2012's Rio+20 Earth Summit Puts World and Indigenous Leaders Face to Face

Representatives of local communities in South America join the United Nations Conference

  Local people join the Rio+20 Earth Summit
This year's Rio+2 Earth Summit, which is to take place in Rio de Janeiro between the 20-22 June, is the fourth of its kind and its main goal is that of addressing issues having to do with sustainable development.

This year's Rio+2 Earth Summit, which is to take place in Rio de Janeiro between the 20-22 June, is the fourth of its kind and its main goal is that of addressing issues having to do with sustainable development.

Although this Summit was expected to be a gathering of world leaders, it seems that local communities form South America also decided to send their representatives there.

Those in charge of organizing the Rio+20 conference estimate that around 600 indigenous people will make their way here, in order to directly address national and international high officials.

Rumor has it that this would be one of the very few occasions they have to make themselves heard.

The reasons are quite clear: more often than not, these small communities are the ones that find themselves most affected by decisions taken at an international level.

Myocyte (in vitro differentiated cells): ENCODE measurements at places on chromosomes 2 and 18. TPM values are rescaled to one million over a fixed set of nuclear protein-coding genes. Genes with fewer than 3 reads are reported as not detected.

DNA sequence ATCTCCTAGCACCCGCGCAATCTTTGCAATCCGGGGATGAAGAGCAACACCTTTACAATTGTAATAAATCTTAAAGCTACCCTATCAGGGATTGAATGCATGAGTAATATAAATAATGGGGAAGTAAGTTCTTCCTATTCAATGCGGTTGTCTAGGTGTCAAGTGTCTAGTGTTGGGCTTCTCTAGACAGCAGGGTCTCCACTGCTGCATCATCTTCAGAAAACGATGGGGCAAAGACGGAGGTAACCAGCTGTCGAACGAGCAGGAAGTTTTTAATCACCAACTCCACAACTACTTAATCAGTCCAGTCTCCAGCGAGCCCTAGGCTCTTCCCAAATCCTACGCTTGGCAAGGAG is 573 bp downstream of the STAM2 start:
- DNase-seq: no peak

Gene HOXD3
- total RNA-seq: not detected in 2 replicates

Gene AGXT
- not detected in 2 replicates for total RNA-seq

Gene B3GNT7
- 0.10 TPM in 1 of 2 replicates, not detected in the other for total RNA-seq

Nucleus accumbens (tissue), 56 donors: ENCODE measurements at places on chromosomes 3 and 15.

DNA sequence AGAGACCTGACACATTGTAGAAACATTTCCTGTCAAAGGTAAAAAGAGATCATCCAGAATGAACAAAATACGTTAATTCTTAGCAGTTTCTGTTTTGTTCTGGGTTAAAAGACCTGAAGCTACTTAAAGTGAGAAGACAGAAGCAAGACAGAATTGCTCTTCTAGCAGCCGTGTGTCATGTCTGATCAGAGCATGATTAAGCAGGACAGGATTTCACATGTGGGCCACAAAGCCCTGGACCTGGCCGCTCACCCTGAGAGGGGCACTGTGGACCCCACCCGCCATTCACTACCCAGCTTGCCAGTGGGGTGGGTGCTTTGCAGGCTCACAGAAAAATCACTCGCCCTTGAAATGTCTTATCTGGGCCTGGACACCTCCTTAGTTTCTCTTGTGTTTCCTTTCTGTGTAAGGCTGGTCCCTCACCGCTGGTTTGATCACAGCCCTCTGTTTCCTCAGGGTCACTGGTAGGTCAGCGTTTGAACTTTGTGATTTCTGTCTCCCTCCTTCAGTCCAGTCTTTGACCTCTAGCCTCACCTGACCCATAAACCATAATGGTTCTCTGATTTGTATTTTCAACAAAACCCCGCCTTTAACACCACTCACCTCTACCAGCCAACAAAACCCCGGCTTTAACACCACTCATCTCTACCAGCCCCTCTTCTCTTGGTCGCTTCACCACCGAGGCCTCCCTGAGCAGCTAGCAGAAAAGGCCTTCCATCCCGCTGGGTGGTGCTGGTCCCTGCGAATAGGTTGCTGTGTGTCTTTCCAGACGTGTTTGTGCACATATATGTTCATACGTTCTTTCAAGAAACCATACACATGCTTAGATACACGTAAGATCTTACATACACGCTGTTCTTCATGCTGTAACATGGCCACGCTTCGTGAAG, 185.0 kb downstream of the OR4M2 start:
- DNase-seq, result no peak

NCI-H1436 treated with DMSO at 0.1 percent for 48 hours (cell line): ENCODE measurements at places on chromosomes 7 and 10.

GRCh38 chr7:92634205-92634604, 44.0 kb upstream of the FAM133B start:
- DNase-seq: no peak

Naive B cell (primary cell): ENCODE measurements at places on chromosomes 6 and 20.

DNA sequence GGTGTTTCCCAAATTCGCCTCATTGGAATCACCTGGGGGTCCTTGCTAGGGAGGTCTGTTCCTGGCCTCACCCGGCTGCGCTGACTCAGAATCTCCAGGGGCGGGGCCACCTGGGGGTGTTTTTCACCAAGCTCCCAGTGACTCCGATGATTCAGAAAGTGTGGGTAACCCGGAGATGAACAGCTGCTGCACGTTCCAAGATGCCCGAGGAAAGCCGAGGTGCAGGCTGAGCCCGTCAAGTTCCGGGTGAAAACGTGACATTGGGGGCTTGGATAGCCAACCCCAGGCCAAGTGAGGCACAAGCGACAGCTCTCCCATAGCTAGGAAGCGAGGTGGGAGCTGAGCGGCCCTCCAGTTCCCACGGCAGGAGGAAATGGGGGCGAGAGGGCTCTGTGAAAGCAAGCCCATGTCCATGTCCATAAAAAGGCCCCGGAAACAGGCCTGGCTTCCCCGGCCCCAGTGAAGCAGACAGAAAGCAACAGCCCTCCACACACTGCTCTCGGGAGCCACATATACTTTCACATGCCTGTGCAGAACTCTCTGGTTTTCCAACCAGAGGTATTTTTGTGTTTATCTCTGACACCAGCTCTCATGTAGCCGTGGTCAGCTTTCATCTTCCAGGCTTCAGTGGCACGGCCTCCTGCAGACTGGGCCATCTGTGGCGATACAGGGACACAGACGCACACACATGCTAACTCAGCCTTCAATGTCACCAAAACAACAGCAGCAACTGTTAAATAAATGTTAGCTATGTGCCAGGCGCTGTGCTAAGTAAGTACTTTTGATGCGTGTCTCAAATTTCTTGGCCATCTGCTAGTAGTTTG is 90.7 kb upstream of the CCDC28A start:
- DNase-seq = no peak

To put it bluntly: since Rio+20 is to focus on coming up with ways to counteract food shortages, energy problems and the negative aspects of global climate change, it was only obvious that those who experience these problems first-hand would want to be present when others try to find solutions for them.

EurasiaReview reports that Moi Enomenga, a local leader, explained that he and his companions “will be representing thousands of indigenous communities from all over South America.”

Apparently, he also added that “not everyone can hear the voice of Mother Earth from the jungle, and we want to bring that voice to Rio.”

According to many environmentalists, in order for global leaders to succeed in their plans to implement sustainable development throughout the world, the help that indigenous peoples can offer is indispensable.

Seeing how their entire lives are spent living close to nature, there is no doubt that these indigenous communities have far better instincts when it comes to managing whatever resources nature makes available for us to use.

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